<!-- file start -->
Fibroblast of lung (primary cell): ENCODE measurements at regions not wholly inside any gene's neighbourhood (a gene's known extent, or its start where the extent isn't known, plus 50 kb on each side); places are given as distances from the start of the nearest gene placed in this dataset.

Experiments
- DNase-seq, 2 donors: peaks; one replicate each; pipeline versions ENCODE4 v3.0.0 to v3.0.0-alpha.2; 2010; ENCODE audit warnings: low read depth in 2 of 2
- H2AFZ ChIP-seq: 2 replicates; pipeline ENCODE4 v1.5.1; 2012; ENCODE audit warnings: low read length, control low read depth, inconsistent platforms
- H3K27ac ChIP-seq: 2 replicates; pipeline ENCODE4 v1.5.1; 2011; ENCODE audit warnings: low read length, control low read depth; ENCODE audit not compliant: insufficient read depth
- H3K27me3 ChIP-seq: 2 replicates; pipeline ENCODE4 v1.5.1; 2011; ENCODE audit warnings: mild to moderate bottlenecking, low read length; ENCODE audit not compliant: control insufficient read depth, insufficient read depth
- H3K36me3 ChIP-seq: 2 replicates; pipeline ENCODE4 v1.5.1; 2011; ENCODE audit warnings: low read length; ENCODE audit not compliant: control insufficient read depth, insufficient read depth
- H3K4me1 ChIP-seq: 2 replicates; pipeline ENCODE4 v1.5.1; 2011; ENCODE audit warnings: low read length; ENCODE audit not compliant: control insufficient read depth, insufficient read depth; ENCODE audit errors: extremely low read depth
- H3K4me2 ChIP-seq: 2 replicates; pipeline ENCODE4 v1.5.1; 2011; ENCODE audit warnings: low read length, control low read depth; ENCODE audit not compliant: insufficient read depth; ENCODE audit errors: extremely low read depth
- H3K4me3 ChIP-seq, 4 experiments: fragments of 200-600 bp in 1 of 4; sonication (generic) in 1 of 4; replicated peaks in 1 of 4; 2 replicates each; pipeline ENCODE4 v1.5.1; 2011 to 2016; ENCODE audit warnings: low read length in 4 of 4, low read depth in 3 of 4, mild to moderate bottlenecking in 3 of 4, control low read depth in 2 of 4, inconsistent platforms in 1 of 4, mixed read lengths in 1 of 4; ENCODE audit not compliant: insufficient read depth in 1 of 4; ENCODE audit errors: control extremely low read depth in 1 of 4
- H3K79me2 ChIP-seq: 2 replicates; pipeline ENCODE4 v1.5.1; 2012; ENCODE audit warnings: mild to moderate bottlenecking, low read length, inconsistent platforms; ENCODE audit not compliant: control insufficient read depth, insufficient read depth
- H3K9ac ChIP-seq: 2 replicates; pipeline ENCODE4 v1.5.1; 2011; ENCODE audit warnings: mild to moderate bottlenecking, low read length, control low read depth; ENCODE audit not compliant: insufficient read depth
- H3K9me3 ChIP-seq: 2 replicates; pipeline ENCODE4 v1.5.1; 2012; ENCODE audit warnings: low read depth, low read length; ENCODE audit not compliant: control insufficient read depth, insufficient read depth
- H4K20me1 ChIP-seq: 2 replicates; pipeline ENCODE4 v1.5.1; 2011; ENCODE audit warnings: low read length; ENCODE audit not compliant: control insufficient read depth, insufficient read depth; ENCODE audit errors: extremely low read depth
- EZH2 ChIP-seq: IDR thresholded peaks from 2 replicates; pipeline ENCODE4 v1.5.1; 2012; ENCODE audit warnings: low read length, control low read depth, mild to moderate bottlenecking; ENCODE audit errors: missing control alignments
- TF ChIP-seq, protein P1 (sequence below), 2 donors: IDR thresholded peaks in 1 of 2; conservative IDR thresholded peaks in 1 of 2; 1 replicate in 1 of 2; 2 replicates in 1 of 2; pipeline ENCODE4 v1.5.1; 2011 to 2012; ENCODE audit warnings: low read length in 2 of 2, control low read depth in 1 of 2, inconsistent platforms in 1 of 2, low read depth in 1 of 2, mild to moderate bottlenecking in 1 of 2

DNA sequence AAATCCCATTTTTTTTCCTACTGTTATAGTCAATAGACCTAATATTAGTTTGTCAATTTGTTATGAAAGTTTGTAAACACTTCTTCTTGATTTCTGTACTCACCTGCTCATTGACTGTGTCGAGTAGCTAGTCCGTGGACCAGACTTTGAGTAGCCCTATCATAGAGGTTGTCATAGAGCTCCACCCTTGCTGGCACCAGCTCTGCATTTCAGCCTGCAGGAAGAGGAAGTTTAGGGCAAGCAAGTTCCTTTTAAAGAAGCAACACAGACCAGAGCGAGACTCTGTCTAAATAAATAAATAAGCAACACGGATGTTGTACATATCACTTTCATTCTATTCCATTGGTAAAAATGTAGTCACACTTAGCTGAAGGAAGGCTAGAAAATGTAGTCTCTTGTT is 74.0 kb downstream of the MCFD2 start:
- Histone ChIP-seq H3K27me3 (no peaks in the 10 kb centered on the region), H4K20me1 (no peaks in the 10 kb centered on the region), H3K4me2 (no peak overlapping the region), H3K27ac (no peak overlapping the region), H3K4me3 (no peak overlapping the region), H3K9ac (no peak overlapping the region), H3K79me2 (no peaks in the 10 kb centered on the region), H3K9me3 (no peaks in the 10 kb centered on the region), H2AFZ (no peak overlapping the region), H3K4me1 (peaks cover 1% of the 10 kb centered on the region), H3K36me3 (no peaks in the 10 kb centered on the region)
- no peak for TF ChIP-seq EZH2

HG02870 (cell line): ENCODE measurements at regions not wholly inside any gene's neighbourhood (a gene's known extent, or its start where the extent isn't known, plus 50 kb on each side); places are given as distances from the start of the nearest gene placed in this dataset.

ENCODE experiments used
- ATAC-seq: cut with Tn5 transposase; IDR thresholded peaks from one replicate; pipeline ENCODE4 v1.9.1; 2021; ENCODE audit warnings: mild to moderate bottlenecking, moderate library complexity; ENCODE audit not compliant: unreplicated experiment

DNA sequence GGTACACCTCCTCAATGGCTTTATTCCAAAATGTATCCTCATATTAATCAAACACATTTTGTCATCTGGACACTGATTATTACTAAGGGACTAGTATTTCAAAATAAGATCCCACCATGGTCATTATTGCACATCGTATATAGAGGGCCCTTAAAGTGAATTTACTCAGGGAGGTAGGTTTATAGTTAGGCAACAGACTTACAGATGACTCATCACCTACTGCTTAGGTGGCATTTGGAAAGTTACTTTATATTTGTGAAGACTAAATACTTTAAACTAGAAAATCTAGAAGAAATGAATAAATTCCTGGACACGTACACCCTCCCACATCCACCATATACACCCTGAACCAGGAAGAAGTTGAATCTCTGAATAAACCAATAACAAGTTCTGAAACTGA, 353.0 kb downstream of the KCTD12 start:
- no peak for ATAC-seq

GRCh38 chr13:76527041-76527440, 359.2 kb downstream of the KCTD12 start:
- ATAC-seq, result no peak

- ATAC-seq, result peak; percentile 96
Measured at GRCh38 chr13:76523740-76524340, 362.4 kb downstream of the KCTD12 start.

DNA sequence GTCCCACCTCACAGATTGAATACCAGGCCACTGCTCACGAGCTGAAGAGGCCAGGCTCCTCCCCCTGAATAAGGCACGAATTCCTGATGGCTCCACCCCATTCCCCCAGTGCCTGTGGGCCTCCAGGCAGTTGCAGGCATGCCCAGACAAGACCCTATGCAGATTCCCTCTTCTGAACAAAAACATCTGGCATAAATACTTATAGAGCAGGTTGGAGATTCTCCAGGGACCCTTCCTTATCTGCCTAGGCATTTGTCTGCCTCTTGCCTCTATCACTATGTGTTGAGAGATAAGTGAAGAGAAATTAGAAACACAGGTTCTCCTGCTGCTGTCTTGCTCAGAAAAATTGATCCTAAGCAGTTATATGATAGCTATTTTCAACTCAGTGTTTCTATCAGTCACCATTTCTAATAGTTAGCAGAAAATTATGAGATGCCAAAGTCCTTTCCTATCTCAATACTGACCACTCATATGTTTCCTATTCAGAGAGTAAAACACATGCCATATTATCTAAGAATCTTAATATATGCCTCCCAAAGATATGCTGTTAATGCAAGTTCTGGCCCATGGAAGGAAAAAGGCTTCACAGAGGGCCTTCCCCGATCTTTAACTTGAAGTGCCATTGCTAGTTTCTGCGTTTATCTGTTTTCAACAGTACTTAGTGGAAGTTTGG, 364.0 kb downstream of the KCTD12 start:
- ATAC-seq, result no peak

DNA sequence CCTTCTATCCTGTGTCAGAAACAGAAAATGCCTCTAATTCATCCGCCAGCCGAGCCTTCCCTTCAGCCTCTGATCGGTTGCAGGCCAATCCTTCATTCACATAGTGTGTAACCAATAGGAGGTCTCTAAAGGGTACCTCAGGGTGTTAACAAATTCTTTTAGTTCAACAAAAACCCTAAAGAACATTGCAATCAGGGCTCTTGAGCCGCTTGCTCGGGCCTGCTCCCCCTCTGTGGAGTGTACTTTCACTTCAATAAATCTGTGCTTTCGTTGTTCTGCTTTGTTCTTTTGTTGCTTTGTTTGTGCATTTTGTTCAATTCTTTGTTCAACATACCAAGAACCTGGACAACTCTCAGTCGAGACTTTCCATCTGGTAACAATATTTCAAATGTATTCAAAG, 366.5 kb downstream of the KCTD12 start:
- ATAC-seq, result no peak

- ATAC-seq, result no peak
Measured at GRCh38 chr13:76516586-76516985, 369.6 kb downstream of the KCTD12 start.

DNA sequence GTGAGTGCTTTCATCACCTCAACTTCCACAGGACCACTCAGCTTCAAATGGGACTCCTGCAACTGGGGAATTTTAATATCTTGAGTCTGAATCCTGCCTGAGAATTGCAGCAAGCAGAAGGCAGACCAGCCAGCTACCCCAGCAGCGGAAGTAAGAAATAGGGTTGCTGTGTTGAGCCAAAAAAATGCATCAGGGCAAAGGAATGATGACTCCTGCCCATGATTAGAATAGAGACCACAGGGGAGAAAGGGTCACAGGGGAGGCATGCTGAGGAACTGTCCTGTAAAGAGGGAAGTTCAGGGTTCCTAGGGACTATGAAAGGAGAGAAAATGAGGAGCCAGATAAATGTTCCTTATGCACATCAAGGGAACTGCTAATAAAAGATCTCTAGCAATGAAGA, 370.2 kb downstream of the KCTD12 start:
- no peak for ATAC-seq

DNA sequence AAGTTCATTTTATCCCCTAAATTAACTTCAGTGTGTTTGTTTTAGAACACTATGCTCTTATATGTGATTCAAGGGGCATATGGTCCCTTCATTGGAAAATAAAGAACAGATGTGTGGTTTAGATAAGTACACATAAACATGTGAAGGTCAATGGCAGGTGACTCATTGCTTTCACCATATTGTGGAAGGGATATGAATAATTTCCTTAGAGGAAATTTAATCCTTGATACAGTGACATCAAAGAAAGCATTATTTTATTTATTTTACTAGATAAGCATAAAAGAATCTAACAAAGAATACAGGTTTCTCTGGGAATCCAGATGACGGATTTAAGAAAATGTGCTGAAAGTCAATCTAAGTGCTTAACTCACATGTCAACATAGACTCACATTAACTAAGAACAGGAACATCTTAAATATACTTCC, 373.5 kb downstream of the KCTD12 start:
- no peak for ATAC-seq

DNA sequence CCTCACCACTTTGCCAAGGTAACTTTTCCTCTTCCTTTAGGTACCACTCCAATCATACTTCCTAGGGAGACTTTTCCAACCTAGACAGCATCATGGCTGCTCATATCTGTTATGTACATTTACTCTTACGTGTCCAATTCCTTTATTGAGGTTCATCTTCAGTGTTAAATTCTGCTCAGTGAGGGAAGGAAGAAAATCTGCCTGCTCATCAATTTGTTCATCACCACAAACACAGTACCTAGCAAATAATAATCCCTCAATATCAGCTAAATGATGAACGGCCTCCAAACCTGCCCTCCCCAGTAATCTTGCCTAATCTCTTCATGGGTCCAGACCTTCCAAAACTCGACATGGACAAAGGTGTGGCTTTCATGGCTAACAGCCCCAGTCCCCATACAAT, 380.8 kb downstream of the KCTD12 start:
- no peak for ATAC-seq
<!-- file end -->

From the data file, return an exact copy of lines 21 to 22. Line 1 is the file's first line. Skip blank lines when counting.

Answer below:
ENCODE experiments used
- ATAC-seq: cut with Tn5 transposase; IDR thresholded peaks from one replicate; pipeline ENCODE4 v1.9.1; 2021; ENCODE audit warnings: mild to moderate bottlenecking, moderate library complexity; ENCODE audit not compliant: unreplicated experiment